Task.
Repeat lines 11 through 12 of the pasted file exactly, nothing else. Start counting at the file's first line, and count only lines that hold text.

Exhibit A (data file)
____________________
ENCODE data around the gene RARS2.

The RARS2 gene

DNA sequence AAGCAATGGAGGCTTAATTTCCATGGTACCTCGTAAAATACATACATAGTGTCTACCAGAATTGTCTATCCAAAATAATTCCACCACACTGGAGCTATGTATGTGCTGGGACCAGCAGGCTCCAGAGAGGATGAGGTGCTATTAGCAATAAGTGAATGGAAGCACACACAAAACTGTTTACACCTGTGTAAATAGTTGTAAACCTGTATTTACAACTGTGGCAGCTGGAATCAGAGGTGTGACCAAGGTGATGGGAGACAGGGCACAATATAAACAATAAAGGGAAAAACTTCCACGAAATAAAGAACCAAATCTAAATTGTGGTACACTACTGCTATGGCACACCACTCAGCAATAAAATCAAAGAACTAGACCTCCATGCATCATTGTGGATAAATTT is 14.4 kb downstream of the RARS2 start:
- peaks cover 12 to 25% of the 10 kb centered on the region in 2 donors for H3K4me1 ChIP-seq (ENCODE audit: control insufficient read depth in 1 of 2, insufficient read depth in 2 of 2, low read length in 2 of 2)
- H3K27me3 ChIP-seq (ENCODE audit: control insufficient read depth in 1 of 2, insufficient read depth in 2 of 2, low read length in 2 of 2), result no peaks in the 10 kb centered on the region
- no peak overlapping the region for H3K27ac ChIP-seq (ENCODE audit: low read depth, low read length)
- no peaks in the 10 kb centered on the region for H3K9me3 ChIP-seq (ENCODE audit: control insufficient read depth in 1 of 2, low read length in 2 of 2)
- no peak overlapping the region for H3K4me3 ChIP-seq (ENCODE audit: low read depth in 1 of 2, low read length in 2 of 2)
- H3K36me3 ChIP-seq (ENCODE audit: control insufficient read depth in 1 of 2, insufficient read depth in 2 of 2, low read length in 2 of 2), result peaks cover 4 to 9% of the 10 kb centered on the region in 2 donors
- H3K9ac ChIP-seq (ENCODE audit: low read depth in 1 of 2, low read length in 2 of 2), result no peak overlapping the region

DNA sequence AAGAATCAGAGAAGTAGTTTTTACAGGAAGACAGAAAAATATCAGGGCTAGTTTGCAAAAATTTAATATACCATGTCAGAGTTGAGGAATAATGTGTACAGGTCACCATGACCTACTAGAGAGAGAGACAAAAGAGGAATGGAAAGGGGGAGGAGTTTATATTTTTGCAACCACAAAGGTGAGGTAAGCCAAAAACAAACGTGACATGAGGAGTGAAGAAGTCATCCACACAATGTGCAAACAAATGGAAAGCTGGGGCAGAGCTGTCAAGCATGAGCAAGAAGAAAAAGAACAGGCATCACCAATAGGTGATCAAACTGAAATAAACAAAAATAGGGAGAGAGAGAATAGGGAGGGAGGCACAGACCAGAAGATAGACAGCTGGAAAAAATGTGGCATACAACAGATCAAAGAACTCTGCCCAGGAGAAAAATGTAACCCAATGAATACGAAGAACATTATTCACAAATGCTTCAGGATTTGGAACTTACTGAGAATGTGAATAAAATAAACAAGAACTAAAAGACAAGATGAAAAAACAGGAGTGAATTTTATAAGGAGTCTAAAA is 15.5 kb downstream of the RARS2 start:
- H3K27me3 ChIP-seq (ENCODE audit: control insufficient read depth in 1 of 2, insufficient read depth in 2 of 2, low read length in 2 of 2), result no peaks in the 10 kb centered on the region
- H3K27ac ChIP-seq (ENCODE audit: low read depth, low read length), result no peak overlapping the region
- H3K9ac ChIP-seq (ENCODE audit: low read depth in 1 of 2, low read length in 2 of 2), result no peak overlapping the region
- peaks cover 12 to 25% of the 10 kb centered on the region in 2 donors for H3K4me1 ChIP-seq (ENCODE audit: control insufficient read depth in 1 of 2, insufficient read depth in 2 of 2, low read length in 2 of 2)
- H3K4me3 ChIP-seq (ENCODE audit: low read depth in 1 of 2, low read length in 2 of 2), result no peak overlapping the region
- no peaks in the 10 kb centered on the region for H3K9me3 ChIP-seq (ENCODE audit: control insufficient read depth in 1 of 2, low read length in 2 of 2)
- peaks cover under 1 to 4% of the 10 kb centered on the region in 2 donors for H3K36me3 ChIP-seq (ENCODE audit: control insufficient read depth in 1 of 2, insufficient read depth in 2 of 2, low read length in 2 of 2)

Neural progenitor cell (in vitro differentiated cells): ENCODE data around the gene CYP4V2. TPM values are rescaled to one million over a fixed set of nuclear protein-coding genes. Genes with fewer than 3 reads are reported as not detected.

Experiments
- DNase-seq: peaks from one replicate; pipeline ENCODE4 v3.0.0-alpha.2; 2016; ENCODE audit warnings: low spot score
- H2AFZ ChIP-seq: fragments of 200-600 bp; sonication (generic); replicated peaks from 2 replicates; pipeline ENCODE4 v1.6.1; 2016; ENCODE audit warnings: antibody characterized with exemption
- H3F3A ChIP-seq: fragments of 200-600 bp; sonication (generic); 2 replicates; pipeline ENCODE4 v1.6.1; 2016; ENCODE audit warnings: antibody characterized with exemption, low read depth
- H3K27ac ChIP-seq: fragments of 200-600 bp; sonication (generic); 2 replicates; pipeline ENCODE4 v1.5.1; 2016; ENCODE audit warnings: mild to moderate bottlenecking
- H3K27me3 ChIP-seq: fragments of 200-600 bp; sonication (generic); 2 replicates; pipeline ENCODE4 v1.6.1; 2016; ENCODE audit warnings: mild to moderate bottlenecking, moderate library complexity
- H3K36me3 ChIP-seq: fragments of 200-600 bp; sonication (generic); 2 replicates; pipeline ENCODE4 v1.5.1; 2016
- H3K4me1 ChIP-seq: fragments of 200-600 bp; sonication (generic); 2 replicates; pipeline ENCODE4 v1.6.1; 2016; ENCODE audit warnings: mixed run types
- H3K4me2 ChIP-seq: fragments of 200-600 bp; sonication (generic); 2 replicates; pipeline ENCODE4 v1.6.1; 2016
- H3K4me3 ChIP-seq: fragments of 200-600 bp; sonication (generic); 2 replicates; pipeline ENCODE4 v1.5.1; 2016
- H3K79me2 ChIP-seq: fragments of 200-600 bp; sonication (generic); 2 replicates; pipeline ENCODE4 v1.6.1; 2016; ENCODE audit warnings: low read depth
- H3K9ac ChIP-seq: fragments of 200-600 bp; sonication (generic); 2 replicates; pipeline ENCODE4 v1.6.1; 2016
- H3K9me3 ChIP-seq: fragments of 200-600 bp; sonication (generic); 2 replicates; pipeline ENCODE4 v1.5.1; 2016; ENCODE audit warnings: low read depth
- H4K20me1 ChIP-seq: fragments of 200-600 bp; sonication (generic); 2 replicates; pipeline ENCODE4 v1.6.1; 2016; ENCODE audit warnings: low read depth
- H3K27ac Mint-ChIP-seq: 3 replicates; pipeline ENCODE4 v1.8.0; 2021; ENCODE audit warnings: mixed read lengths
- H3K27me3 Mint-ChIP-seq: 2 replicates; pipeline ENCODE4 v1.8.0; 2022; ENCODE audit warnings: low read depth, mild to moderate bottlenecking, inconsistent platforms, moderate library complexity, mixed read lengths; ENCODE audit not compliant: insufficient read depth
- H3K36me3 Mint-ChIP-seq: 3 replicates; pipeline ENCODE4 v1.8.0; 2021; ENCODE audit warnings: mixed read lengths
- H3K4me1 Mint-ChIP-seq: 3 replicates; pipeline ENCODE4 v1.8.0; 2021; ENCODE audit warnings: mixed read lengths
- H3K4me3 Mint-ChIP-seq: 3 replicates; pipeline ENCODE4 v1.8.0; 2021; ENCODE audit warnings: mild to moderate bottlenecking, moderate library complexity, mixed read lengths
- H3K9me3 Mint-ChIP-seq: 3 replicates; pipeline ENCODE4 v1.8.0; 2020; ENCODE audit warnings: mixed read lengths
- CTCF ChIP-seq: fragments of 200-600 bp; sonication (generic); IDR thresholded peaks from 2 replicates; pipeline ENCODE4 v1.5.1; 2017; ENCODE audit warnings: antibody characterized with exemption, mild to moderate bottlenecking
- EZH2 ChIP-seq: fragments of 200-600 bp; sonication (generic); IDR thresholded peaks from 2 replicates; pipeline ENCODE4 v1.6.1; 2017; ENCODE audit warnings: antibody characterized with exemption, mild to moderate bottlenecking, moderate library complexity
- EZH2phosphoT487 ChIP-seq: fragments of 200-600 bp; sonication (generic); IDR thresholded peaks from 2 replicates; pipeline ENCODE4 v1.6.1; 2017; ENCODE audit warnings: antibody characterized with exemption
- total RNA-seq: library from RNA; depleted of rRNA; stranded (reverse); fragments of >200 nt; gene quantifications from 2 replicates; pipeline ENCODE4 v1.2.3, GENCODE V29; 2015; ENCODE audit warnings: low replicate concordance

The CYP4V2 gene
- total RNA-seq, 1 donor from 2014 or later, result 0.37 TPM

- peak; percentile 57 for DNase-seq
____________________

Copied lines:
DNA sequence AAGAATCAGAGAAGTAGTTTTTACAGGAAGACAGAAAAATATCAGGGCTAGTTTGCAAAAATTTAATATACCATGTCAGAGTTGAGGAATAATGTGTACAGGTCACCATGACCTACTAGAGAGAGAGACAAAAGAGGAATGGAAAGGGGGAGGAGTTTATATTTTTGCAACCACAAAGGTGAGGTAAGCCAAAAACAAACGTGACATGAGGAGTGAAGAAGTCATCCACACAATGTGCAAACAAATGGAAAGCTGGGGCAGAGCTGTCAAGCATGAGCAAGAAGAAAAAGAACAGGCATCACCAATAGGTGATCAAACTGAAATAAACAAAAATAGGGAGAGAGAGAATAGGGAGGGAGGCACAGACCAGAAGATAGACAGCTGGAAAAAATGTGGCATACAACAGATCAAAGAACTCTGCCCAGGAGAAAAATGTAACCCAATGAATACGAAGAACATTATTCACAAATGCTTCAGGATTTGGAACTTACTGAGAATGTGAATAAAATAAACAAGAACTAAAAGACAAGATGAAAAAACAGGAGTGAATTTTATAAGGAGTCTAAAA is 15.5 kb downstream of the RARS2 start:
- H3K27me3 ChIP-seq (ENCODE audit: control insufficient read depth in 1 of 2, insufficient read depth in 2 of 2, low read length in 2 of 2), result no peaks in the 10 kb centered on the region